Obscure? No, authenticity, Englishness, Enigma, Liberalism are all connected

Years ago, I was having lunch with my then American publisher who asked me – as American publishers tend to do – what I wanted to do with my life from then on. I said I wanted to write as many books as I possibly could.

I thought he would be pleased by this, but he wasn't. “Why quantity?” he asked. It was a good question.

I mention this because a number of people have mentioned to me over the past week (thank you, Simon!) that they were surprised at the range of subjects I was writing about.  I know they meant well, but it is rather a sensitive subject. The publishers certainly hate it. The bookshops prefer neat categorisations, and there is just a hint, the merest hint, that maybe I am dashing the things off in some way.

The thing is that, as far as I'm concerned, everything I write about is connected. It's just that, often, I'm the only one who can see how. So I thought I would maybe try people's patience with a blog post trying to explain how.

I have had two books published this month, both the result of literally YEARS of work. One is How to be English, which derives from a growing interest in culture, Englishness and class - and my own obsession with teaching my own children about their roots.

I wrote two non-fiction books which fed into this one – Broke (about the struggling middle classes) and Authenticity about the new way we were increasingly searching for a complex and, in some ways, problematic ideal.

With me so far? So how did I also end up publishing Operation Primrose, subtitled, ‘U110, the Bismarck and the Enigma Code'?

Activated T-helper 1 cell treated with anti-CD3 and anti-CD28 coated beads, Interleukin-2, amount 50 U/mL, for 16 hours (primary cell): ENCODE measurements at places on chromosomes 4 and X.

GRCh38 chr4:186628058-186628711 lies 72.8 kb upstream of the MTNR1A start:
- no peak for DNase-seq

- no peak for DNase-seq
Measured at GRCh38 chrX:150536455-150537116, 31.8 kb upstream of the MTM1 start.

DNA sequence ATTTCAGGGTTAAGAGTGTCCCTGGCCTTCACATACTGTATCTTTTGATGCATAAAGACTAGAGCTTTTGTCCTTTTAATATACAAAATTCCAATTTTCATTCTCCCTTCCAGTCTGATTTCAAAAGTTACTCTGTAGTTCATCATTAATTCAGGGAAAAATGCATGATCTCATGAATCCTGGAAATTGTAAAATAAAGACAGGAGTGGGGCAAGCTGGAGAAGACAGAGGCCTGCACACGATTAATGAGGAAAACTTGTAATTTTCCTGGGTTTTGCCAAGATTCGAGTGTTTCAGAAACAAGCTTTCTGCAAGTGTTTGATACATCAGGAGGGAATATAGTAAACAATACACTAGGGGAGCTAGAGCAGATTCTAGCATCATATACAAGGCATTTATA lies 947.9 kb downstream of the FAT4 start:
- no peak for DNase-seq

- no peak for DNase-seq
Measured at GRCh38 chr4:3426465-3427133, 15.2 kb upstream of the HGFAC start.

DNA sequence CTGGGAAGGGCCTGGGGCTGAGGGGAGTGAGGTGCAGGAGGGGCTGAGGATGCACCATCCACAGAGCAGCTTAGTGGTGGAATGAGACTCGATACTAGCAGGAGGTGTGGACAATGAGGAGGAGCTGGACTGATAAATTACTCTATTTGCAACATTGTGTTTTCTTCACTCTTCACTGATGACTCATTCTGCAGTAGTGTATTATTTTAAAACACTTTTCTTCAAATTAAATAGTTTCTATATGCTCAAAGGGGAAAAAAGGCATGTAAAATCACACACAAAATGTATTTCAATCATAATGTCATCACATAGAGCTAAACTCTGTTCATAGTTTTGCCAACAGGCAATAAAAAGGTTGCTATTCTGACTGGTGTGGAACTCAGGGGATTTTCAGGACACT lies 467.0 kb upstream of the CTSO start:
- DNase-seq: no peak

The answer is that I first became interested in Alan Turing when I was writing Authenticity, and because I was increasingly interested and critical of the Turing Test when I wrote about the future of organisations in The Human Element, with what I regarded as a healthy scepticism about IT systems in public services.

Turing himself, I think, would have understood this concern, but I'm not sure his true believers do. So I wrote a short biography of Turing which was published early last year.

Writing about Turing took me seamlessly into writing about Enigma, and I've always been passionate about naval history. But Operation Primrose in some ways brings me full circle.

Because once you put the Enigma cryptographers back into context, and realise that Turing, Knox and their colleagues were in hour by hour conflict with Wilhem Tranow and his colleagues at Bletchley's German rivals B-Dienst – and that Tranow succeeded in cracking the British wartime naval code as early as 1935 – you then start wondering about the really big question.

Which is this: why did one side win and one side, despite these huge advantages, lose?  It seems unlikely to have been greater courage, especially given the fatality rate among the U-boat crews. Why did one side’s systems of intelligence and code-breaking win out in the end? Why did democracy trump the so-called efficiency of technocracy?